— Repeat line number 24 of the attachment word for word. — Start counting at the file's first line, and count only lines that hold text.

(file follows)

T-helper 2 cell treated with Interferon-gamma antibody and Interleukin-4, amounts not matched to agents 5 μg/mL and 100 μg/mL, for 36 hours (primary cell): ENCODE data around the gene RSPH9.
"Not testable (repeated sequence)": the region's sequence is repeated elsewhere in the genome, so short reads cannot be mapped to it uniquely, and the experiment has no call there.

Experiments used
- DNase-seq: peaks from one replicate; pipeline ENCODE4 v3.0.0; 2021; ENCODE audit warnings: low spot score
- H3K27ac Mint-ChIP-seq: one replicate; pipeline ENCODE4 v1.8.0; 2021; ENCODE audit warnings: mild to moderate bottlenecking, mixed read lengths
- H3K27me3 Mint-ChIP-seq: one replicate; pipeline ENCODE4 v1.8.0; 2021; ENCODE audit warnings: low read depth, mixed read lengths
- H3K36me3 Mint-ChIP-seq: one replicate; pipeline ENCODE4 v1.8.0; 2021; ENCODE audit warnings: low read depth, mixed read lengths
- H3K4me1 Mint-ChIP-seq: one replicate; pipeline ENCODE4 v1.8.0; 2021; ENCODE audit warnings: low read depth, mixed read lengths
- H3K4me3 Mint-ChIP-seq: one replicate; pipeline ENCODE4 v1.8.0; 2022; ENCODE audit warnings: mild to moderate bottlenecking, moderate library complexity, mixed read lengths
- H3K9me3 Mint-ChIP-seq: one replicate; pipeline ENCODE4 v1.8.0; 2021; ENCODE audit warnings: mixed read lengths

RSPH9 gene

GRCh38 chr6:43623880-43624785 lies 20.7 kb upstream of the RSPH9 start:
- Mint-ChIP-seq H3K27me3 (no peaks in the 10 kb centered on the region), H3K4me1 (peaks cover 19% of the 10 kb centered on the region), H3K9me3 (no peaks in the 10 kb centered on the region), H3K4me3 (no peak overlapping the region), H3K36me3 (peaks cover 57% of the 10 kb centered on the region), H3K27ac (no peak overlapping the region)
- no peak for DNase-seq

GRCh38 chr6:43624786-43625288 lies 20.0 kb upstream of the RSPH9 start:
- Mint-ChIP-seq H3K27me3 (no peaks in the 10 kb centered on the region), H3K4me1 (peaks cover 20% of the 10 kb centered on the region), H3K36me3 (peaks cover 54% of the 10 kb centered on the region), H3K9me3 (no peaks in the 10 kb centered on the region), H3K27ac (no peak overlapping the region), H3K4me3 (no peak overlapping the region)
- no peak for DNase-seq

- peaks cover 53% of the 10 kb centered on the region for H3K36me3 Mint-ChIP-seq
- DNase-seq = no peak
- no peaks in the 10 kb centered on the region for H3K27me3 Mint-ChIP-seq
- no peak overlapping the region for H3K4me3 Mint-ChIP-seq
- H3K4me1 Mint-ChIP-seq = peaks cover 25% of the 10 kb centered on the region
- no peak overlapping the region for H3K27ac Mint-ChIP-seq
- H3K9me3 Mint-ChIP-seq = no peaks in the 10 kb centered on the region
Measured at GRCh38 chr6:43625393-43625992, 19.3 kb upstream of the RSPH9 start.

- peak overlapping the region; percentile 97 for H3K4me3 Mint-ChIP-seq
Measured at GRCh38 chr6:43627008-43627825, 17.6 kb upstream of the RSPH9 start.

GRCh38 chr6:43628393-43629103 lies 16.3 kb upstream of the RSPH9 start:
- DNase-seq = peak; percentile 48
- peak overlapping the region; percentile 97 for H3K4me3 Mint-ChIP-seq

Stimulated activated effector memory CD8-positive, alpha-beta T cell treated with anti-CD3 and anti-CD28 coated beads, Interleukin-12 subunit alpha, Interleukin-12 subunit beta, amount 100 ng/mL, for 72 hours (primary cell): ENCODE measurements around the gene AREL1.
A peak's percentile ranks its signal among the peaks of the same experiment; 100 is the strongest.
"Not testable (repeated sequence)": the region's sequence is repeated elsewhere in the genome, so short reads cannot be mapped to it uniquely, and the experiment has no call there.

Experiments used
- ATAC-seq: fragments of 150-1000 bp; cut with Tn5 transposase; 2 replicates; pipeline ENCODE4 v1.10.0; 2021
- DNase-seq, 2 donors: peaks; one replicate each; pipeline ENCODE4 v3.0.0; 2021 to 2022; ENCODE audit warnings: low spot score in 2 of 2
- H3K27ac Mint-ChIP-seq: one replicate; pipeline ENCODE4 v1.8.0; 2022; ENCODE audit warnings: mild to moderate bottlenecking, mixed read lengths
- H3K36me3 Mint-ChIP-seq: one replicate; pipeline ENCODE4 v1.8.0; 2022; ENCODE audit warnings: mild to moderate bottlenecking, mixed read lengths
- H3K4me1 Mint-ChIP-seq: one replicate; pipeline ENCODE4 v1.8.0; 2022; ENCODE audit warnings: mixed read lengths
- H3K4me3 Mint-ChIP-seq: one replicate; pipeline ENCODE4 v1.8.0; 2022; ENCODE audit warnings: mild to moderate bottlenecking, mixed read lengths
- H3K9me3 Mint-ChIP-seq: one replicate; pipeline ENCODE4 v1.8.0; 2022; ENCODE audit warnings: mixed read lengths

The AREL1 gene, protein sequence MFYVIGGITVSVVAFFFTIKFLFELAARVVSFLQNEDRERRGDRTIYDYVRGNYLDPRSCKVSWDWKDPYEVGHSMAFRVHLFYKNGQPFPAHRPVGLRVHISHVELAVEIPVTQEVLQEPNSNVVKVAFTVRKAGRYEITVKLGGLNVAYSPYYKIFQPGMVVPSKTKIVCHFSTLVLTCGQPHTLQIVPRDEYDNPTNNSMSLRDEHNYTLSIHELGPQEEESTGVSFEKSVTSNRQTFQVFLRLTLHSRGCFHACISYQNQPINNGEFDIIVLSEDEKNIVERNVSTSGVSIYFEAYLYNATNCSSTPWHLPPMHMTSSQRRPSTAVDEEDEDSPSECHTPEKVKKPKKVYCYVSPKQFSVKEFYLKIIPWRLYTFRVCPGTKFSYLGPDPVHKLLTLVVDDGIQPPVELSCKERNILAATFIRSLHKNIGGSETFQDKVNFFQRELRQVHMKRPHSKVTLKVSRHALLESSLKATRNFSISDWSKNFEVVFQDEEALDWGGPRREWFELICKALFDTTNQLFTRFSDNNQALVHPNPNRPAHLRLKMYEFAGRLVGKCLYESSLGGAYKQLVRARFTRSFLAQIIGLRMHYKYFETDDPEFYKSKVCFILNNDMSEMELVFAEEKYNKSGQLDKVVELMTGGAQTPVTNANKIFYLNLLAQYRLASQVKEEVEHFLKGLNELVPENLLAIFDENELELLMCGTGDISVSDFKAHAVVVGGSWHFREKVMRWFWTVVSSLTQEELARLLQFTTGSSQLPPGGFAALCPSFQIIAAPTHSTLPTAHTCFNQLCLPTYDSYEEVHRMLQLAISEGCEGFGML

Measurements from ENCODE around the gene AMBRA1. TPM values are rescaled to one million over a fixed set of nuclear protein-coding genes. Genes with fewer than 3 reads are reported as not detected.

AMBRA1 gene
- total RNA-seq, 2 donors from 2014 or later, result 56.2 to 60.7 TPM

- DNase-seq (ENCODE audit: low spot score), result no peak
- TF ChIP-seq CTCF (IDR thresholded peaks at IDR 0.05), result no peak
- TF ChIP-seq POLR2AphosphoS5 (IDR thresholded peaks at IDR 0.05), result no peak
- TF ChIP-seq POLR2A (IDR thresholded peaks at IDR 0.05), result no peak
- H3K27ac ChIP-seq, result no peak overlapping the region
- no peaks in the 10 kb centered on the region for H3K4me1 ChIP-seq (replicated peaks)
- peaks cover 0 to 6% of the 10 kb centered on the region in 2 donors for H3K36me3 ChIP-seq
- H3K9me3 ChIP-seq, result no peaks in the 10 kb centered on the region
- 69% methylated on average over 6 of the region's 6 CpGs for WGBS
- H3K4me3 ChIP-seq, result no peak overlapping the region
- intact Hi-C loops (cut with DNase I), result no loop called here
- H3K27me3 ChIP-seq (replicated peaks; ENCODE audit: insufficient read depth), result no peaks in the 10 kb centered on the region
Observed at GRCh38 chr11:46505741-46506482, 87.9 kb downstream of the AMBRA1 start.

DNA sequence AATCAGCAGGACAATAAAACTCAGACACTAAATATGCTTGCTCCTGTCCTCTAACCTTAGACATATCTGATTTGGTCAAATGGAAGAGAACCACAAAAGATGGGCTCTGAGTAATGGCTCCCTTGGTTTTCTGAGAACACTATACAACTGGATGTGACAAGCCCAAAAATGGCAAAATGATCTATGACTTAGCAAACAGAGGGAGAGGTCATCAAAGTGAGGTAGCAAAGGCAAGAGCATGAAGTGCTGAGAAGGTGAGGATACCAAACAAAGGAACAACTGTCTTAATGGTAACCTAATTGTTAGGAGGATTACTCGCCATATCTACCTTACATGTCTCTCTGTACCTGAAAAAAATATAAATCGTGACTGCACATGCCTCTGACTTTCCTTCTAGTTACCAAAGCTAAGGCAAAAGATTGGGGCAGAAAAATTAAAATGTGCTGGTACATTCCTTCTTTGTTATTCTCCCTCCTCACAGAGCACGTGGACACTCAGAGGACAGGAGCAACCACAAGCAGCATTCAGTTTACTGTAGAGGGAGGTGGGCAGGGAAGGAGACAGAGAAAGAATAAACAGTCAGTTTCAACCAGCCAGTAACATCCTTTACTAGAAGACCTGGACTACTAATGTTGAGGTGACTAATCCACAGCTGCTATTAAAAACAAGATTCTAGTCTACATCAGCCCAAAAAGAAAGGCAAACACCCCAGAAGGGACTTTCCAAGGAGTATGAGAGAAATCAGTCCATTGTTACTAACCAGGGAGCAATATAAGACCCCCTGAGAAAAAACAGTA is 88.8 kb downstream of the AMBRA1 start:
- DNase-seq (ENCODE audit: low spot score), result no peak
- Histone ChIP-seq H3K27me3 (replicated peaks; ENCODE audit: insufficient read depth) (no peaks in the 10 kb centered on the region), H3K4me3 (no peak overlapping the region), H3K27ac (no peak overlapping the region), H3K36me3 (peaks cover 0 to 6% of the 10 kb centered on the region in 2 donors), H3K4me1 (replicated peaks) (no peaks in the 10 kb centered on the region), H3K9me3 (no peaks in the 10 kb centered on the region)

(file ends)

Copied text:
- H3K9me3 Mint-ChIP-seq = no peaks in the 10 kb centered on the region